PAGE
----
As I looked at our project, I realized we needed to step back and really confirm we had our basics covered.  Now mind you, we’re all security oriented developers so I’m not saying these things weren’t done by our team – but I will say that even I, as a leader and someone who gets on a soapbox a lot about pushing left, had not explicitly emphasized or required these things as first class features yet.

So I thought I’d share a bit of detail about our thinking here.  We basically wanted to take the simplest possible approach to something that would work.  So I brainstormed a bit on some general items we always care about and added github issues for them.

Note that this not an exhaustive list.  We have more detailed requirements about authorization for example in each story.  We also have items to check for things like sql and code injection.  But I wanted to start simple for this discussion.

  • The Twitter password exposure notification and the emails I received as I dutifully reset my password inspired #36 here.  Basically, if we notify people properly we can let them help us identify issues if they happen.
  • Implementing two factor is pretty basic now and should be required for most if not all public apps.  We will think about social logins as well, but we’re not sure if that is relevant yet.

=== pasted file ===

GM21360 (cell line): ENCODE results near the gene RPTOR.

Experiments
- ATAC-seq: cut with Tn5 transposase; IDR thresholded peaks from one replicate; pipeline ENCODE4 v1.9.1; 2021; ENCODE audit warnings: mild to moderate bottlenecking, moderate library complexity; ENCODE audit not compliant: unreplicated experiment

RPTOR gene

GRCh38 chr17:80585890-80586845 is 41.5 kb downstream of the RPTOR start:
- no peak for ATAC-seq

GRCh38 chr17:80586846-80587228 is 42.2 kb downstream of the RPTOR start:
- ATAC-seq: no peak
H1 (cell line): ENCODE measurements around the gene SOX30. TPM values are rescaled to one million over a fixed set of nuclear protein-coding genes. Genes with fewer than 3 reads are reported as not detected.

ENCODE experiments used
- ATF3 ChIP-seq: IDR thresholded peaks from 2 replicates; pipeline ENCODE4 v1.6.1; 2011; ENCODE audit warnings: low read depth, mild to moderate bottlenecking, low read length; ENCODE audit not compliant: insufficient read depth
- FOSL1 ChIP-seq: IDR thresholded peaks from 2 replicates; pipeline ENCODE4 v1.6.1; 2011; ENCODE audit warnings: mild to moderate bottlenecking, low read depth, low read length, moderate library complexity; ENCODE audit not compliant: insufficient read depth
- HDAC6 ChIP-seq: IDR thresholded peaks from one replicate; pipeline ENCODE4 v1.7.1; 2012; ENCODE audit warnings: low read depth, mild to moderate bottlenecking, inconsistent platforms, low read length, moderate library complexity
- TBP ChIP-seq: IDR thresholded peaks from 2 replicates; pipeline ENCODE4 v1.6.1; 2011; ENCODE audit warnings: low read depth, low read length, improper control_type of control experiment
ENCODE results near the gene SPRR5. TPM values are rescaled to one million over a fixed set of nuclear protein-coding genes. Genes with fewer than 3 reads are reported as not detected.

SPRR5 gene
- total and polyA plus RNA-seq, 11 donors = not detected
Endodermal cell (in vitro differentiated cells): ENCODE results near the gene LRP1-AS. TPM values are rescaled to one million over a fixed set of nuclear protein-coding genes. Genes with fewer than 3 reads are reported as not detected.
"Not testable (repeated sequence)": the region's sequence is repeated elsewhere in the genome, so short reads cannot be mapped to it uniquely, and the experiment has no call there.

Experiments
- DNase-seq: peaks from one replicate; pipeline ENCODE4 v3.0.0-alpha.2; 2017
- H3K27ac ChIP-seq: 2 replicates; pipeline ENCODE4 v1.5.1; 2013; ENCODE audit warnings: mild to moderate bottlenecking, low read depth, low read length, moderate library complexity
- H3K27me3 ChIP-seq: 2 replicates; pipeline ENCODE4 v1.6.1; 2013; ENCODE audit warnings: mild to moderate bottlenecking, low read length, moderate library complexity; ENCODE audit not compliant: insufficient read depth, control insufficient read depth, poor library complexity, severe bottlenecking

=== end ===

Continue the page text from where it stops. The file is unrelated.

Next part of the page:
• Knowing about both failed password attempts and successful attempts after a lot of failed attempts is interesting and will allow us to see brute forcing.
  • Setting security headers is easy and should be automatic.  Let’s make sure we do it.
  • Force SSL is self explanatory.
  • Verifying that we have secure and httpOnly set for session cookies is easy once we think of it.
  • We’re using Vue.js for the front end.  Let’s stop and make sure it is handling malicious script inputs the way we think and ensure that our API’s are encoding data as needed.
  • If we’re storing sensitive information, let’s talk through and document key management and algorithms as a team.
  • Let’s build a threat model that we can use on an ongoing basis for each different app component.  We’re thinking about threat dragon but I generally just use a mind mapping tool.  I think I’ll write a whole post about these.

Anyway, if you’re working on any kind of web application, most of these apply in one shape or form.  Reach out to me if you have questions.  Happy building!!!

Announcing Jemurai Security Automation

Matt Konda one comments

Its been an exhilarating few weeks.  I had to remind myself to take a breath and blog today.

What’s new-ish is that, we have a core team working on a new platform for security automation.  It extends the work we’ve done with Glue and other ideas taken from a great sample of client consulting engagements.  Across all of those engagements it just never felt like any solution was complete or as intuitive as it should have been.  We were always bending rules to live in Jenkins or to write custom scripts to check things that maybe aren’t that unique.

I’ve tried to always remind my team:  get meta.  What’s the problem behind the problem?  That vuln isn’t the problem.  Its the SDLC that allows the vuln to be introduced and not reviewed or noticed that is the problem.

Frankly, as a team we all started to think that all the tooling we’re using for DevOps and Security Automation is all too opinionated.  None of it is at its root there to be the backbone of a flexible solution.  Usually the existing tooling is pushing you into a particular vendors security tool.